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Archive for the month “March, 2014”

Come As You Are (by Rick Warren)

“God showed his great love for us by sending Christ to die for us while we were still sinners.” (Romans 5:8 NLT)

Everything that Jesus did for you, he did out of love. The Bible says that God made you to love you. The only reason you’re alive is because you were made to be loved by God.

If God didn’t want you alive, your heart would stop instantly; you wouldn’t even be breathing right now. God made you and wants you alive so he can love you and so you can love him back.

God didn’t just say he loved you; he showed it. The Bible says, “God showed his great love for us by sending Christ to die for us while we were still sinners”(Romans 5:8 NLT). It says while we were still sinners. Before I even knew God or knew I needed God in my life, Jesus died for me.

There’s a myth that says I’ve got to clean up my act before I can come to God: “I’ve got to get it all together. There are a few things I’ve got to get right in my life first, and then I’ll come to God.” No! You come to God with your problems — the good, the bad, and the ugly.

It’s like when we brush our teeth before we go to the dentist to have a teeth cleaning or when we wash the dishes before we put them in the dishwasher or when we pick up the house before the maid gets there. Why do we do this?

God says, “No, no! You don’t have to clean up your act. Just bring it all to me. Bring me all your problems. I have all the answers. Come as you are.”

The Bible says, “He will send down help from heaven to save me because of his love” (Psalm 57:3a LB). That’s what Jesus did on Easter. He sent himself from Heaven to save us because of his love. So you can bring your problems to God, because he has the answer.

If you don’t act on this news, then the death of Jesus Christ and his Resurrection are wasted for you personally. It makes no difference in your life. You may recognize the gift, but you still have to receive it.

“You will be saved, if you honestly say, ‘Jesus is Lord,’ and if you believe with all your heart that God raised him from death. God will accept you and save you, if you truly believe this and tell it to others” (Romans 10:9-10 CEV).

God is not asking you to make a promise you cannot keep. God is asking you to believe a promise that only he can keep.

Talk It Over

  • What do you need to let go of that you have been trying to clean up so you can approach God?
  • What does Easter mean to you personally? How does celebrating it draw you closer to God?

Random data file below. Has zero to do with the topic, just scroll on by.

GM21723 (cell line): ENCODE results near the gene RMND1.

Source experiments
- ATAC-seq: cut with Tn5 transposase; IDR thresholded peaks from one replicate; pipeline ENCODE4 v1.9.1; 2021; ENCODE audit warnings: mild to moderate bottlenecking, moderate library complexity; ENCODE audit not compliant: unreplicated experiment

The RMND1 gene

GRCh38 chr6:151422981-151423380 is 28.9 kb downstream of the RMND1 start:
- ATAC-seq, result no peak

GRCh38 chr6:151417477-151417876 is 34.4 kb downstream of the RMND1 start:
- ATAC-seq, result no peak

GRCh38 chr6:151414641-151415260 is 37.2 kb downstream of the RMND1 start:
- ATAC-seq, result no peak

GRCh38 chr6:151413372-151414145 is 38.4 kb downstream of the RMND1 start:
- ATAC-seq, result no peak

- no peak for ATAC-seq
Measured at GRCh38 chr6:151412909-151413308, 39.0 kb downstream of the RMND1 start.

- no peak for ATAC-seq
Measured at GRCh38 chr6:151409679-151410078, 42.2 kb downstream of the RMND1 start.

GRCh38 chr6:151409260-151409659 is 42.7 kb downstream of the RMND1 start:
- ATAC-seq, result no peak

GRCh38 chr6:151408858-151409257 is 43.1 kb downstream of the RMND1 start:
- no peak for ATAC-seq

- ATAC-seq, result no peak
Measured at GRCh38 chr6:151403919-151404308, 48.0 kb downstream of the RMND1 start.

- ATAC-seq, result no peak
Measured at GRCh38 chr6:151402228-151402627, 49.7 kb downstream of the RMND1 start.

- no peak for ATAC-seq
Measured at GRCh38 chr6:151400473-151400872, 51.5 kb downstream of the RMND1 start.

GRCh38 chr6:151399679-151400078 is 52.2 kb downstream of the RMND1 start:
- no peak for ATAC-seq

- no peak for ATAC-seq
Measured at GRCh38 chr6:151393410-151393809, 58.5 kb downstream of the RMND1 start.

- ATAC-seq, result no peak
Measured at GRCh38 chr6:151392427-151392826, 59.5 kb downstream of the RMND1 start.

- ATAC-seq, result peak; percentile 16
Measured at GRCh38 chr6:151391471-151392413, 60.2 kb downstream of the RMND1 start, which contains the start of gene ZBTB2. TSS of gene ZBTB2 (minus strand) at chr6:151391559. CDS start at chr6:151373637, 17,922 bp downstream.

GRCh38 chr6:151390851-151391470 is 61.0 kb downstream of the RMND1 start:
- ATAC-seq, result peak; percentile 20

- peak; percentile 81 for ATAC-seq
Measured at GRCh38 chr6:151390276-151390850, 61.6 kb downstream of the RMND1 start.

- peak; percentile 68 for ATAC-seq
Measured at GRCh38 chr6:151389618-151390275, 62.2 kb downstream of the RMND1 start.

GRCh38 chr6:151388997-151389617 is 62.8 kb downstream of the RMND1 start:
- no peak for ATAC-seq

• How does your life reflect the extravagant love God has for you and that you have accepted?

 

 

 

 

 

 

What is Ash Wednesday?

Since True Life Church is a church full of people from many different denominational backgrounds, questions often arise as to why we do or do not make a big deal out of various traditions that other churches observe.

And since Ash Wednesday was last week, I (Chris) thought the below article might help explain the origins and purpose of it.

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What Is Ash Wednesday? taken from GotQuestions.Org

Ash Wednesday is the first day of Lent. Its official name is “Day of Ashes,” so  called because of the practice of rubbing ashes on one’s forehead in the sign of  a cross. Since it is exactly 40 days (excluding Sundays) before Easter  Sunday, it will always fall on a Wednesday—there cannot be an “Ash Thursday”  or “Ash Monday.” The Bible never mentions Ash Wednesday—for that matter, it  never mentions Lent.

Lent is intended to be a time of self-denial,  moderation, fasting, and the forsaking of sinful activities and habits. Ash  Wednesday commences this period of spiritual discipline. Ash Wednesday and Lent  are observed by most Catholics and some Protestant denominations. The Eastern  Orthodox Church does not observe Ash Wednesday; instead, they start Lent on  “Clean Monday.”

While the Bible does not mention Ash Wednesday, it does  record accounts of people in the Old Testament using dust and ashes as symbols  of repentance and/or mourning (2  Samuel 13:19; Esther 4:1; Job  2:8; Daniel 9:3). The modern tradition of rubbing  a cross on a person’s forehead supposedly identifies that person with Jesus  Christ.

Should a Christian observe Ash Wednesday? Since the Bible  nowhere explicitly commands or condemns such a practice, Christians are at  liberty to prayerfully decide whether or not to observe Ash Wednesday.

If a Christian decides to observe Ash Wednesday and/or Lent, it is important to  have a biblical perspective. Jesus warned us against making a show of our  fasting: “When you fast, do not look somber as the hypocrites do, for they  disfigure their faces to show men they are fasting. I tell you the truth, they  have received their reward in full. But when you fast, put oil on your head and  wash your face, so that it will not be obvious to men that you are fasting, but  only to your Father, who is unseen” (Matthew  6:16-18). We must not allow spiritual discipline to become spiritual  pride.

It is a good thing to repent of sinful activities, but that’s  something Christians should do every day, not just during Lent. It’s a good  thing to clearly identify oneself as a Christian, but, again, this should be an  everyday identification. And it is good to remember that no ritual can make  one’s heart right with God.

Organized AND Organic Gatherings (Chris Francis)

A few weeks ago I heard someone make a great point about the importance of having a balance of both organized & organic gatherings in order to really embrace the “family” nature of church.

Think about your own family. You probably have organized times of hanging out (weekly dinners, annual summer vacations, monthly date nights, birthday parties, etc.).